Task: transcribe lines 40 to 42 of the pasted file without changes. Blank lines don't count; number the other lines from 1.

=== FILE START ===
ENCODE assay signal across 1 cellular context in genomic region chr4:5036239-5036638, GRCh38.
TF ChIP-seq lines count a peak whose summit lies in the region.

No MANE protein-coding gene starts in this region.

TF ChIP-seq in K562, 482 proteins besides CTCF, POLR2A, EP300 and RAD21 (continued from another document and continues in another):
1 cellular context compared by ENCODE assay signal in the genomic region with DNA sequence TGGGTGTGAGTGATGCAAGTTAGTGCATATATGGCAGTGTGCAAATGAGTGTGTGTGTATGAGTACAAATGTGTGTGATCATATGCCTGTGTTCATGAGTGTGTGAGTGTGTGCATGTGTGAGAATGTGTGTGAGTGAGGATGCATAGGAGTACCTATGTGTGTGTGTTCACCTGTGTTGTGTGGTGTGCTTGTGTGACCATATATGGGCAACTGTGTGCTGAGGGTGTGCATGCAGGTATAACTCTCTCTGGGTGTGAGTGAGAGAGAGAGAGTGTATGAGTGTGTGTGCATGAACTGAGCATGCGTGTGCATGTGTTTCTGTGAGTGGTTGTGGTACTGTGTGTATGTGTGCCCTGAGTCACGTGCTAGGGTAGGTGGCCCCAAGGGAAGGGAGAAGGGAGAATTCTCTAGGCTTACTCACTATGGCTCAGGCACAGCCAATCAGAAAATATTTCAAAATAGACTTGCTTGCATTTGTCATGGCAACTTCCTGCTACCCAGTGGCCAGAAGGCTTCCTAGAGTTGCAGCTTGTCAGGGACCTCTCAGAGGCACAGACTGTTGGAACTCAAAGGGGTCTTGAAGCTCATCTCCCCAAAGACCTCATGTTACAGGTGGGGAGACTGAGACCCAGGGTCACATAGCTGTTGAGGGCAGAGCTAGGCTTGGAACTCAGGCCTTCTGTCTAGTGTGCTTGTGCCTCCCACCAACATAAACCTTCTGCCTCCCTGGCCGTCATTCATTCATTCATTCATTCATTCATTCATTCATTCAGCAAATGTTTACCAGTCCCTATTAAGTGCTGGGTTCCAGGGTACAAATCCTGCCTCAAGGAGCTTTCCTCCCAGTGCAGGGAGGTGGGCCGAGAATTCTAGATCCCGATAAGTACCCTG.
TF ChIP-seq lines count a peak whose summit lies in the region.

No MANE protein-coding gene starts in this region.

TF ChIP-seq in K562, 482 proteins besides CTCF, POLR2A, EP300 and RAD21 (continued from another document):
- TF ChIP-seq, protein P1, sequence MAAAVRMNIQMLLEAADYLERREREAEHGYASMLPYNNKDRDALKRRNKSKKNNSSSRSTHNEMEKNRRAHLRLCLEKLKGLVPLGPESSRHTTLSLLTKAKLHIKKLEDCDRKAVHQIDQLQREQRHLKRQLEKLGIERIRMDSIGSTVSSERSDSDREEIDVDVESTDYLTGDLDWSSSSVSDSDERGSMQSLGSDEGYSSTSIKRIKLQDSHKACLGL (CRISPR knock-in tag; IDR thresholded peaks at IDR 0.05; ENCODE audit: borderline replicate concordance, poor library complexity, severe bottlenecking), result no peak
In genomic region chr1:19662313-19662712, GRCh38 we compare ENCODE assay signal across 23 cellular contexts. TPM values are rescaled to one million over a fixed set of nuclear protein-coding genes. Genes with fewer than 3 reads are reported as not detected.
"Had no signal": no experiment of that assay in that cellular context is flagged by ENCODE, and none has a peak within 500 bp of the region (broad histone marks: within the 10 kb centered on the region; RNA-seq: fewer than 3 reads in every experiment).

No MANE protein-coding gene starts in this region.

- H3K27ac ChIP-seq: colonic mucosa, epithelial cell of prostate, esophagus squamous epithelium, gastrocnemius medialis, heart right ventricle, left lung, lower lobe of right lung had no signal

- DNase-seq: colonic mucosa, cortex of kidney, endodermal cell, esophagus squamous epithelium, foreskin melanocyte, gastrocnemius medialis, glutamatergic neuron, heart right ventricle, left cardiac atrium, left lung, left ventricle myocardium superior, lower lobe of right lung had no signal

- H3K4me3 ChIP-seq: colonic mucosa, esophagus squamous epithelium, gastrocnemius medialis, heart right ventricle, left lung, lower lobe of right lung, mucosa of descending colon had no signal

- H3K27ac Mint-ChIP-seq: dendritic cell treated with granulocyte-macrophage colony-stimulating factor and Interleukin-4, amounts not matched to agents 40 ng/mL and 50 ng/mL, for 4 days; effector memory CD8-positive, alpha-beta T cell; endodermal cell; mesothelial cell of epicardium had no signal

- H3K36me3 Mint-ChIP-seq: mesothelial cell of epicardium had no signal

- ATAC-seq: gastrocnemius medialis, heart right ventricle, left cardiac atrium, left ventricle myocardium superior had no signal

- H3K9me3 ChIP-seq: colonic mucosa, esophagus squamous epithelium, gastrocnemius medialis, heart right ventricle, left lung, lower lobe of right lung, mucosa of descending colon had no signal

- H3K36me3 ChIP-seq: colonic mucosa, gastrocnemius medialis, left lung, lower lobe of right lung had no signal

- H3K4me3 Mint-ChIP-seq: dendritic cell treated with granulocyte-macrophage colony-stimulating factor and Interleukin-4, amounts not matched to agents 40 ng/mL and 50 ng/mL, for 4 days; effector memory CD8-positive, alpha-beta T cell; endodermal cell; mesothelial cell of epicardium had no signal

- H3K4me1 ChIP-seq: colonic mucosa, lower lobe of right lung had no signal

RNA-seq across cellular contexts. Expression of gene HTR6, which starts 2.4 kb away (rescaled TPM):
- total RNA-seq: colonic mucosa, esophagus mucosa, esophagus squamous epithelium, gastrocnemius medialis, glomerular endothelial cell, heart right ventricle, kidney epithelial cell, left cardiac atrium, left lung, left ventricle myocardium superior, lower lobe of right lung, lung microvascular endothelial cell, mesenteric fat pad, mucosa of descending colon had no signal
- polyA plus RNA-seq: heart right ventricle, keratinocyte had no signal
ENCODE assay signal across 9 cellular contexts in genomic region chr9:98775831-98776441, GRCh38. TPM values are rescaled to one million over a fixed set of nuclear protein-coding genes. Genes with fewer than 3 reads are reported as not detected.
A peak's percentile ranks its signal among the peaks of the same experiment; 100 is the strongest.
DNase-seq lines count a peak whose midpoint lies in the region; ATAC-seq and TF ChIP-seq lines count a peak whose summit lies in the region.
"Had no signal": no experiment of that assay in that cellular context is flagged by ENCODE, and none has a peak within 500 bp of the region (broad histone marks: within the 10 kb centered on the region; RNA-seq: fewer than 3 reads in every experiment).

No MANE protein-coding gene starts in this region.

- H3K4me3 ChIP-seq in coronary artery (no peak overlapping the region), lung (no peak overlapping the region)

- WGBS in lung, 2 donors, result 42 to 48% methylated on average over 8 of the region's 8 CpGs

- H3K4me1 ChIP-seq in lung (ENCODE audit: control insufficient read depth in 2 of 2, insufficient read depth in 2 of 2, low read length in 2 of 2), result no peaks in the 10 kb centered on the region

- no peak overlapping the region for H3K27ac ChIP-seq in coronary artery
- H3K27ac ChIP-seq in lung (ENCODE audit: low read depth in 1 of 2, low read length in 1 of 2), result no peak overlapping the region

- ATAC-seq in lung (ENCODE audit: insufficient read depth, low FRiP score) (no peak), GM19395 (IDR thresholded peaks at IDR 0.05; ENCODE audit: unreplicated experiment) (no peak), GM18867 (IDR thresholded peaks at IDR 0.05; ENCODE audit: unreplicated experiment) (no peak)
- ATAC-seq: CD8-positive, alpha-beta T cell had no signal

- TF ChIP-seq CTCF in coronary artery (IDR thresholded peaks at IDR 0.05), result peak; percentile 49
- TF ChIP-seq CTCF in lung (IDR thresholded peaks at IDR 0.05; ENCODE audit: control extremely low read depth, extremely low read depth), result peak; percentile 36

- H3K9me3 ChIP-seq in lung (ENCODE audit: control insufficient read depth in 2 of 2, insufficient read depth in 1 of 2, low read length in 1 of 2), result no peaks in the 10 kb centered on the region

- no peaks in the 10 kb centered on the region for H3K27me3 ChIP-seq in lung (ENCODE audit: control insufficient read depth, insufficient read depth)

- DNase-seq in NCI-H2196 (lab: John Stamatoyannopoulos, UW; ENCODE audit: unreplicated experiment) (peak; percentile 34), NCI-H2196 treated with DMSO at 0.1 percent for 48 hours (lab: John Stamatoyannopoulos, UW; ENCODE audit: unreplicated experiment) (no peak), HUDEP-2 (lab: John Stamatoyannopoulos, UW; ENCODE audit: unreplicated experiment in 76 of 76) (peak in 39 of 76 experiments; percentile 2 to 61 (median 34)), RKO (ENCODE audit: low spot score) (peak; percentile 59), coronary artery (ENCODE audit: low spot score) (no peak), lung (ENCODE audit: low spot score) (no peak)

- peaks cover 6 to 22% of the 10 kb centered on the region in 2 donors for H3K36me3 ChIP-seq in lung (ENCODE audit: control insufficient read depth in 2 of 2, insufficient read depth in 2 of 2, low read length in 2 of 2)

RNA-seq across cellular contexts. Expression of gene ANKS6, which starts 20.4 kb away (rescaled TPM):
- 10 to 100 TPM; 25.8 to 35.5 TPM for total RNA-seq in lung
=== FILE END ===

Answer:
- H3K9me3 ChIP-seq in lung (ENCODE audit: control insufficient read depth in 2 of 2, insufficient read depth in 1 of 2, low read length in 1 of 2), result no peaks in the 10 kb centered on the region

- no peaks in the 10 kb centered on the region for H3K27me3 ChIP-seq in lung (ENCODE audit: control insufficient read depth, insufficient read depth)

- DNase-seq in NCI-H2196 (lab: John Stamatoyannopoulos, UW; ENCODE audit: unreplicated experiment) (peak; percentile 34), NCI-H2196 treated with DMSO at 0.1 percent for 48 hours (lab: John Stamatoyannopoulos, UW; ENCODE audit: unreplicated experiment) (no peak), HUDEP-2 (lab: John Stamatoyannopoulos, UW; ENCODE audit: unreplicated experiment in 76 of 76) (peak in 39 of 76 experiments; percentile 2 to 61 (median 34)), RKO (ENCODE audit: low spot score) (peak; percentile 59), coronary artery (ENCODE audit: low spot score) (no peak), lung (ENCODE audit: low spot score) (no peak)